A Dream Scene from Childhood

At seven or eight years old, I had this dream, a single scene of surely a longer dream, which periodically floats up in my mind to this day:

I’m standing alone in a lane on the edge of what appears to be a marketplace filled with people selling their wares.  Each merchant’s booth or stall is an open, square structure composed of four tall wooden poles with a covering at the top, probably sewn together dried animal skins.  Large cloths hang from the poles and along the coverings, like decorative banners, only they are all drab in color.  None of these stand out in any way.  The two rows of booths extend behind me before fading off into the background.  The whole scene is cast in shades of brown-red, gray-tannish hues, as if we’re somewhere in a desert of the Middle East or North Africa in the late afternoon.  People are wearing baggy clothing and many heads are either covered in long cloths or turbans, but this is vague and my mind may have embellished these details over the years.  I can’t recall faces and I am too far away from anyone to see any clearly.  The ground is a hard packed red and brown-gray soil.  The spareness and Eastern feel of the scene harkens back to some time in antiquity.

I feel far away from anything familiar to me, like I am a visitor from somewhere else.  But, as I stand sideways on the path, I see behind me, perhaps fifty feet or so, a wondrous site.  A tan-yellow snake with ribbed, wing-like extensions unfolded outward from each side of it’s head and neck levitates a few feet from the ground.  The creature is about as thick as both of my small arms combined, and at least ten feet long, but probably longer.  I cannot accurately tell, given the distance between us.  There is an unspoken understanding that this is my guardian.  Following me, it hisses soothingly against the stillness and silence.  Nobody goes anywhere near the hovering serpent or myself, for they are caught up in their own business of commerce and, very likely, would not dare to cross the path of this guardian being or the child it protects.  I feel safe and secure.  I am not alone.  I also feel moved that this creature is looking after me wherever I go.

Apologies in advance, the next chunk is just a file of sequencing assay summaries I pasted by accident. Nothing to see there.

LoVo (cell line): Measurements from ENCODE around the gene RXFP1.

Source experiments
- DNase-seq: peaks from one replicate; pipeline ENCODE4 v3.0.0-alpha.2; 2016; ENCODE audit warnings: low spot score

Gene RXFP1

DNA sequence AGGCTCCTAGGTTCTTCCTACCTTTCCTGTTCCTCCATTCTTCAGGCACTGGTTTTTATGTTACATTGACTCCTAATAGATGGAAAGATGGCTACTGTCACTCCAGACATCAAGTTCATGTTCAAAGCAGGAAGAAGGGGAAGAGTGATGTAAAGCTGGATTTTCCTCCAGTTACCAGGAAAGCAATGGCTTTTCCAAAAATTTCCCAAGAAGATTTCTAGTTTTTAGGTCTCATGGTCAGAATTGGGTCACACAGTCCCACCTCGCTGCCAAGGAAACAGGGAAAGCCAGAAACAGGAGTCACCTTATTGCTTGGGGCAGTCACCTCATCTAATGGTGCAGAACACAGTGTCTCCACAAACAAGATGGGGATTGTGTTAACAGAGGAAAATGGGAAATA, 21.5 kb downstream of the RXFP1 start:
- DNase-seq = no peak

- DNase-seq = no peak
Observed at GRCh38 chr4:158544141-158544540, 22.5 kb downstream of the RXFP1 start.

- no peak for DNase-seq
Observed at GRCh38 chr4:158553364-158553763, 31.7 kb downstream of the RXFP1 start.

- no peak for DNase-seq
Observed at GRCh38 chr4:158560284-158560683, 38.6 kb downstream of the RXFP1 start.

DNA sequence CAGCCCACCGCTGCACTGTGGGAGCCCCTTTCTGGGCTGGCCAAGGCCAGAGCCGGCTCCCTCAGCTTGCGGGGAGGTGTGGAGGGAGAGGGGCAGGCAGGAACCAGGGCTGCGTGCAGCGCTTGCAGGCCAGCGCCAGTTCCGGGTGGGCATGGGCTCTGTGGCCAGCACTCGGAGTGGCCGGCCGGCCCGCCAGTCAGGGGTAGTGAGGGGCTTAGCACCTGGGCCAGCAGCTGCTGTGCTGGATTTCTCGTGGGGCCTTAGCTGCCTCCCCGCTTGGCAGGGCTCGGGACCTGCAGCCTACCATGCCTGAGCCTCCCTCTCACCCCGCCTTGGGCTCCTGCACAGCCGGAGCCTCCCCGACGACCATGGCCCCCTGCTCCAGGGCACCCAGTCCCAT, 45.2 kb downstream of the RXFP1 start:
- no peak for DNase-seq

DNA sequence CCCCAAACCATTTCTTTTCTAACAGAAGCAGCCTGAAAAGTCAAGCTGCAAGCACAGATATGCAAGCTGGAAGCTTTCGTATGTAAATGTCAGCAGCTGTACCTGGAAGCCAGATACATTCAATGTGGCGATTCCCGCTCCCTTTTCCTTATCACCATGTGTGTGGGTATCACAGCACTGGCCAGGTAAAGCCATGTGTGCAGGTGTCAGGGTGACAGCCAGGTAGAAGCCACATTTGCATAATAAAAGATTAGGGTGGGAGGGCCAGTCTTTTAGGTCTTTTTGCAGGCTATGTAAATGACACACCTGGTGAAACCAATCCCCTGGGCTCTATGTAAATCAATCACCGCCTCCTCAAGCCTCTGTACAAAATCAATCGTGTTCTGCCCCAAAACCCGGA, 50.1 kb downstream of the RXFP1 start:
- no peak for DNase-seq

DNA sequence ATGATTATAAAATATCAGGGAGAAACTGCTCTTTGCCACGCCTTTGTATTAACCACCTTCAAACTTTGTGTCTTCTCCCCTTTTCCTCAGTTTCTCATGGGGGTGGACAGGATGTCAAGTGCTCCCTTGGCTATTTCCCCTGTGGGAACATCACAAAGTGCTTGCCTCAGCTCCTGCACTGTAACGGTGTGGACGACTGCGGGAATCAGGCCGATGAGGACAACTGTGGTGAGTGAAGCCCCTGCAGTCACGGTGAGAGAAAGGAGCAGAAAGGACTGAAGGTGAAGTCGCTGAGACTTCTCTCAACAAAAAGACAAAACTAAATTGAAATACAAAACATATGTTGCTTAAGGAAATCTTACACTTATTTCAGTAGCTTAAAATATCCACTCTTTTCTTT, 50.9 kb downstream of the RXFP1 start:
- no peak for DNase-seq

I wake up.

This dream piece is loaded with meaning, to say the least.  Where I was at in my life when I had the dream leads to “making sense” of it even more.  However, while I have personally analyzed and contextualized it a-plenty over the years– and many of you readers may naturally feel inclined to analyze it as well– what comes through most powerfully are the beauty and magic of the scene itself.  That’s what ultimately matters.  In the end, a painting is a painting.  Some paintings leave one deeply moved and you never forget the overall sense of them, even if many details are certainly not recalled.  This dream image is a favorite personal painting of mine produced by my mind, only it is three dimensional, given I was transported there during sleep.  Briefly, I was in that ancient marketplace, but my serpent guardian still lives there.  And every time I remember this mysterious scene, I feel I revisit an old friend.

 

4 thoughts on “A Dream Scene from Childhood

  1. What a beautiful image and safe feeling. How lovely that it continues to stay with you all these years.
    Your description makes me hungry to paint the scene!
    Of course, the first thing I thought of isHatun/Amaru, the anaconda/boa, child of Pachamama (the earth mother), revered by shamanic followers of the Peruvian Pachakuti Mesa Tradition…divine serpent…illuminated senses, balanced body, wisdom of right action…Maybe the wings are what helped this guide follow you through all the days and the nights of your life. Thank you for sharing this!

    Liked by 1 person

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